You are hereThe book on the OpenComRTOS project is out. Lessons learned.

The book on the OpenComRTOS project is out. Lessons learned.

By eric.verhulst - Posted on 06 September 2011

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OpenComRTOS_bookThe book is now available from Springer and Amazon.

While published by a scientific publisher, this book is not a purely scientific one. But it shows how the state of the art in science can be applied to a real industrial development with great benefit. It documents (incompletely but sufficiently) the journey of the OpenComRTOS project. This project started out with the goal to see how we could apply formal methods to embedded software development. And because we had a background in a distributed Real-Time Operating System, we decided to use the design from scratch as a target. Not a trivial one as it covers concurrency, protocols, local as well distributed state machines as well as boundary conditions of efficiency, hard real-time capability, scalability and other non-functional requirements. An RTOS is however a suitable and grateful target as it is the key layer between hardware and application software.

Therefore, the book starts by situating the project in a larger context of trustworthy systems engineering, ventures into selecting a formal technique, describes some of the abstract design models, ventures even deeper into the formalism used but ends gracefully with a discussion on the interaction semantics, performance obtained and how to visually program with it. It is only about a few KBytes of code, but in the end it requires venturing into many different and diverse aspects.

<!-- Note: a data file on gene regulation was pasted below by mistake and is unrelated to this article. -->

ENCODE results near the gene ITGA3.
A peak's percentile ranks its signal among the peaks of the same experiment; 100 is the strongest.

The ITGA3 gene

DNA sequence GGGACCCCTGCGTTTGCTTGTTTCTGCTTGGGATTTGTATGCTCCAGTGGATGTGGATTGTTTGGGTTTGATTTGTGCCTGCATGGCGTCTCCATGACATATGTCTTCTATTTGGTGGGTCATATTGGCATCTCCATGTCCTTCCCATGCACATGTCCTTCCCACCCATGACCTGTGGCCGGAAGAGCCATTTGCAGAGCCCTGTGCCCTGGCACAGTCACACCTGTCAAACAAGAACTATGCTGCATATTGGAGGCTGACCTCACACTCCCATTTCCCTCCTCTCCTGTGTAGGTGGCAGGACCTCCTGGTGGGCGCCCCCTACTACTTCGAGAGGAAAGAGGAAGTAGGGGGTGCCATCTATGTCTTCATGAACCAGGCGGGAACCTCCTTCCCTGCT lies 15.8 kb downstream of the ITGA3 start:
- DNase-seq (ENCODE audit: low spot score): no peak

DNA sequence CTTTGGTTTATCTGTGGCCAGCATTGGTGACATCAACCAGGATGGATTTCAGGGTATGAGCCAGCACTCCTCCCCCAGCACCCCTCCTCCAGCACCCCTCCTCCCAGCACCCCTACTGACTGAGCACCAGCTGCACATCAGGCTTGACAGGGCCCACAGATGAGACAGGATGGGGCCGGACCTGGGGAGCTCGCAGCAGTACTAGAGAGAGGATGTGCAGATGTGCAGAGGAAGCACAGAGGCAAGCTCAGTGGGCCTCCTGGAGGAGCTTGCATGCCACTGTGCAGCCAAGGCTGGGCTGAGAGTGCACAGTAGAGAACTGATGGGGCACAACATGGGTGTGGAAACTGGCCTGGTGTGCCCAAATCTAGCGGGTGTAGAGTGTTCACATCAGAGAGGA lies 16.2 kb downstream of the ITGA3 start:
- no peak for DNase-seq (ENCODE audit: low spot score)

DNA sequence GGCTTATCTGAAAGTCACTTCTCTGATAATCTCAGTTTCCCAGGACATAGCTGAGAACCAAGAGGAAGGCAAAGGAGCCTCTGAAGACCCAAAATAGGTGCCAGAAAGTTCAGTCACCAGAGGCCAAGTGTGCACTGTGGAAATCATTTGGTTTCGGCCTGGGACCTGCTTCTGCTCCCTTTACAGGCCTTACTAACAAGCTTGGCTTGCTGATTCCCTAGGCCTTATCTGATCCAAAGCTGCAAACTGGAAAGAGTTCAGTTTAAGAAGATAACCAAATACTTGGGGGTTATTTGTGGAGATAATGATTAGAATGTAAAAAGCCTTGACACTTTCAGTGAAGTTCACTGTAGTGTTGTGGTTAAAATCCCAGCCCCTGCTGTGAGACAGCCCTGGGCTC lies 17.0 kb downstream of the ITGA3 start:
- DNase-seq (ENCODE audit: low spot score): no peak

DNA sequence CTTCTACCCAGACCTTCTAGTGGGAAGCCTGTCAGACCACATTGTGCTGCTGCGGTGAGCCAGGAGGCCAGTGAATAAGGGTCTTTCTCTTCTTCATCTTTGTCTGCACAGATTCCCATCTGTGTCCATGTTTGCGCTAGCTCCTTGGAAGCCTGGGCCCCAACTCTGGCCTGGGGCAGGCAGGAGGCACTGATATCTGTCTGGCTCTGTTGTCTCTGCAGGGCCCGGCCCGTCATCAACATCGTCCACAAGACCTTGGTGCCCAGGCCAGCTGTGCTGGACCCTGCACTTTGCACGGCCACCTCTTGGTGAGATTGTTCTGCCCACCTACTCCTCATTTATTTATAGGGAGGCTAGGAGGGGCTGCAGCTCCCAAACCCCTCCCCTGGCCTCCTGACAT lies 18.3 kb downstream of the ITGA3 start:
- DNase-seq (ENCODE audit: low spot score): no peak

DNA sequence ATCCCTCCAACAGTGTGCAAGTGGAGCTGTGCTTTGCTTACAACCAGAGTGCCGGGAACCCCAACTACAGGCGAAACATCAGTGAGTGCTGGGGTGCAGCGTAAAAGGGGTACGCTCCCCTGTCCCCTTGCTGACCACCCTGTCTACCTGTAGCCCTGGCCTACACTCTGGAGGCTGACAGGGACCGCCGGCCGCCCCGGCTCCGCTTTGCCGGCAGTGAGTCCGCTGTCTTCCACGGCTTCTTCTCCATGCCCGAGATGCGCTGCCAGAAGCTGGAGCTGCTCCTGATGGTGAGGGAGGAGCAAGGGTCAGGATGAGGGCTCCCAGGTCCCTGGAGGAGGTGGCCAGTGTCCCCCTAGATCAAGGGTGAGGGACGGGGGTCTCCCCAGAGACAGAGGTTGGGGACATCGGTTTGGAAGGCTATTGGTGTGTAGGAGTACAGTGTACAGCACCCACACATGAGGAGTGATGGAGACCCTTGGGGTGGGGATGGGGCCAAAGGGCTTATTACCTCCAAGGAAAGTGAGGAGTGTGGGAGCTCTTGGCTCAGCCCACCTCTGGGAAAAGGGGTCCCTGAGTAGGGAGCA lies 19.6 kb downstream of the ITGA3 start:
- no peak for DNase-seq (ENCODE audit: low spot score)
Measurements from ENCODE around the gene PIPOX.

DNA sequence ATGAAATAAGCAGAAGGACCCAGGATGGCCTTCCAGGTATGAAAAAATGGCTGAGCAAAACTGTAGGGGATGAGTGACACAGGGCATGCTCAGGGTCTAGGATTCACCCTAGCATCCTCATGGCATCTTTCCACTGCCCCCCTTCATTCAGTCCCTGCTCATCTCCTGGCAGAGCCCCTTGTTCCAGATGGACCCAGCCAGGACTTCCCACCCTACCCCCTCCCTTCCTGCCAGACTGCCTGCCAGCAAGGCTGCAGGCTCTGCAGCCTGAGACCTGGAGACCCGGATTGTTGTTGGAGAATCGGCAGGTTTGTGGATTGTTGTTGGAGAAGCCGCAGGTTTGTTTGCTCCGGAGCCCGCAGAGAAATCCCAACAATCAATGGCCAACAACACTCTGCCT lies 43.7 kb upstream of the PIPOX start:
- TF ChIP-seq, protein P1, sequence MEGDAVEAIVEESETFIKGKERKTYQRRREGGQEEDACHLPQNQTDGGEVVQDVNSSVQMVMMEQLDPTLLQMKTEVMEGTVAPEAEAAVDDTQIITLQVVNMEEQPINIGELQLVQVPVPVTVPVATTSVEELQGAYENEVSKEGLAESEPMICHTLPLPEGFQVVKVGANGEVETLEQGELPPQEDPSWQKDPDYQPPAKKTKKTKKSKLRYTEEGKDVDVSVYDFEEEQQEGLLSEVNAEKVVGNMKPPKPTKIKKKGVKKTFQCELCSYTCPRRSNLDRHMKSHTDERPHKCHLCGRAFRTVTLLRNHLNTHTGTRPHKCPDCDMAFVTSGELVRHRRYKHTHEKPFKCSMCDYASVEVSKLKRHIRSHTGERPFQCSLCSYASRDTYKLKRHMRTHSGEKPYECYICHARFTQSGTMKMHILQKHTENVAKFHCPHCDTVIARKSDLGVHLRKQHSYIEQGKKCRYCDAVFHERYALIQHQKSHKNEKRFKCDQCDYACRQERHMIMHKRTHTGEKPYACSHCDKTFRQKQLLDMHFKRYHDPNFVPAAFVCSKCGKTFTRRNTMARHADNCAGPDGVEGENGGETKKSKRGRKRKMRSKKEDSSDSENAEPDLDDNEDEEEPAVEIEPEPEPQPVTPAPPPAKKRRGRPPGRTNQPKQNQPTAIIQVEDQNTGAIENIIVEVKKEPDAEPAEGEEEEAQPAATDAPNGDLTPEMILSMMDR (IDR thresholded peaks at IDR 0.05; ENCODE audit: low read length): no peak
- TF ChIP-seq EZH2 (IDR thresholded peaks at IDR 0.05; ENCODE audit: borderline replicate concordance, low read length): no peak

The most important however is what did we learn during the project?

1. Formal methods are not necessarily that hard to apply.

Granted, one needs people with a decent mathematical schooling but nothing spectacular. Granted also, the initial learning curve, partly related to the notation, is steep. But given that this was the first use of Formal Methods, it was not worse than learning another programming language. 

2. Formal methods really shine when used as a design tool.

Often Formal Methods are put forward as software verification tools only. While this is very useful, the verification is the often at the level of the final source code in the particular programming language used. Often, this will expose weaknesses of the language used but not the weaknesses in the language independent architecture. The benefits from using formal methods as a design tool is that they provide a level of abstraction that helps a lot to think anew about the system to be developed and without immediately starting to think in terms of an implementation.

3. Architecture matters. Code size still matters.

One of the unexpected (quantitative) results of the use of formal methods was that the software architecture matters most. Actually, a clean architecture is the result of an abstract analysis combined with some well thought out choices, the latter often inspired by experience. The result is not only a "correct by design" RTOS, but also a much more efficient. In this case, the code size was about 5 to 10 times smaller than a handcrafted equivalent RTOS. Other benefits are scalability, portability, safety, security, etc. In combination with code generators, the developer is freed from writing error-prone initialization code.